Rio: A Lesson in Patience

Rio is determined to teach me patience. Every morning we wake up with grandiose plans for what we want to see and do, but so far it hasn’t turned out that way. Day one was spent in search of food, trekking through our vast residential neighbourhood to the nearby shopping complex. After paying a jaw-dropping amount at the surprisingly swanky grocery store, we hauled our bags of food back through the pouring rain to the apartment.

We wandered down to the beach, which is a five-minute walk from our apartment in the western neighbourhood of Barra da Tijuca, but the morning was foggy and the waves wild, and our only company were surfers dotting the green-blue swells and middle-aged joggers on the sand. The boys didn’t care about the lack of sun; they dashed in and out of the crashing waves, shrieking with glee.

The beach at Barra da Tijuca
The beach at Barra da Tijuca
This was before they all got soaking wet and covered in sand!
This was before they all got soaking wet and covered in sand!
No visit to the beach is complete without a snack of fresh água de côco, although L. and my brother David were less impressed by it than expected.
No visit to the beach is complete without a snack of fresh água de côco, although L. and my brother David were less impressed by it than expected.

Day two consisted entirely of attempting to rent a car – an activity that one might think to be straightforward, but turned out to be a huge runaround. We left the apartment after breakfast to walk a beautiful 4-km trail to the car rental place. It was a lovely paved path following the Canal de Marapendi, and we saw lots of wildlife – brilliant blue and red crabs scurrying along the banks of the canal into their holes as we passed, little monkeys chasing each other through trees, countless birds, and one very large grazing capybara, the world’s largest rodent.

A beautiful walking path along the canal
A beautiful walking path along the canal

It turned out we couldn’t get a car because Jason didn’t have his passport, but the long trek hadn’t been completely futile. We found a CrossFit gym nearby – another one of life’s necessities – and Jason got a temporary membership for the next several weeks. “O CrossFitchy,” as they pronounce it in Portuguese, is a fairly new arrival to this area, with three new gyms that have opened in this neighbourhood in the past 10 months. The people there were warm, friendly, and enthusiastic about having a non-Portuguese-speaking gringo join their WODs, and I can’t think of a better way for Jason to learn Portuguese fast than by combining it with a workout!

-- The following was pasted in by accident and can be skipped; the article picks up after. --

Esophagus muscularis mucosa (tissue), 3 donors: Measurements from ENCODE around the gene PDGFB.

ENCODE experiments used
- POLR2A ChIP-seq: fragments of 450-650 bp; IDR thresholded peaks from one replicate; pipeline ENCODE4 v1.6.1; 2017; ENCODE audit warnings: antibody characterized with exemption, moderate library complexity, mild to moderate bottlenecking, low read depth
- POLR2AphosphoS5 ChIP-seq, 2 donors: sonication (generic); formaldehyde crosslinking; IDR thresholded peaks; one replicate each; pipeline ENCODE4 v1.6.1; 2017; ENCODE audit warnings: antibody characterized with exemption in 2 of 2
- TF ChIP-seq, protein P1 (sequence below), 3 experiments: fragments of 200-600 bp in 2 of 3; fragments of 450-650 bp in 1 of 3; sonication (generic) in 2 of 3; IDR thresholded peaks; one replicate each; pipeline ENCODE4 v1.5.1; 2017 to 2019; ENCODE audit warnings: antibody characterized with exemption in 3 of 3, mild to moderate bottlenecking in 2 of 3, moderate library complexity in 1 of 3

We finally got a car by the end of the day, which conveniently put us back on the road just in time for Rio’s insane rush hour. I’d heard from friends who’ve visited Brazil in recent years that traffic congestion has become a serious problem. On one hand, this is a positive indicator of a society that’s shaking off much of its poverty; more people can afford cars than ever before. On the other hand, the price for growing wealth is pollution and traffic jams unlike any I’ve ever seen before. The city simply doesn’t have the highway infrastructure to support all these new cars, despite its desperate attempts to widen and add highways before the 2016 Olympics; but those construction projects only add to the congestion right now.

I am staggered by how long it takes to move from one point to another. Highways are parking lots, and several conversations I’ve had with taxi drivers have revealed that it’s always like this – not just a rush hour problem. After driving to the gym last night, which is 4 km away, Jason thinks he’ll have to budget nearly an hour to get from door to door.

Ipanema
Ipanema
A view of the Pedra da Gávea, one of the many jagged granite peaks in this city.
A view of the Pedra da Gávea, one of the many jagged granite peaks in this city.

I’ve also discovered that it’s hard to hail a taxi here. Because most people use a nifty app on their phones to summon taxis to their precise location, it seems that very few are simply driving around, looking for work. I’ve had drivers stop and ask where we’re going, in case our route is along the way to a pickup, but it has never coincided.

Why don’t we walk, you might wonder? We do, and we will continue to, but the combination of two exhausted and footsore little boys, multiple bags of groceries, bottles of water (you can’t drink the tap water here), and pouring rain have made for some pretty stressful moments in the past days, hence the car rental. This way, we’ll also be able to leave the city and explore the coastline south of Rio, which I’m really excited to do.

Now day three has begun, with a plan to visit the Botanical Gardens and the world-famous beaches of Ipanema and Copacabana. We have our own set of wheels, the kitchen is finally well stocked with food, we’ve caught up on sleep, and the travelling life is getting easier.

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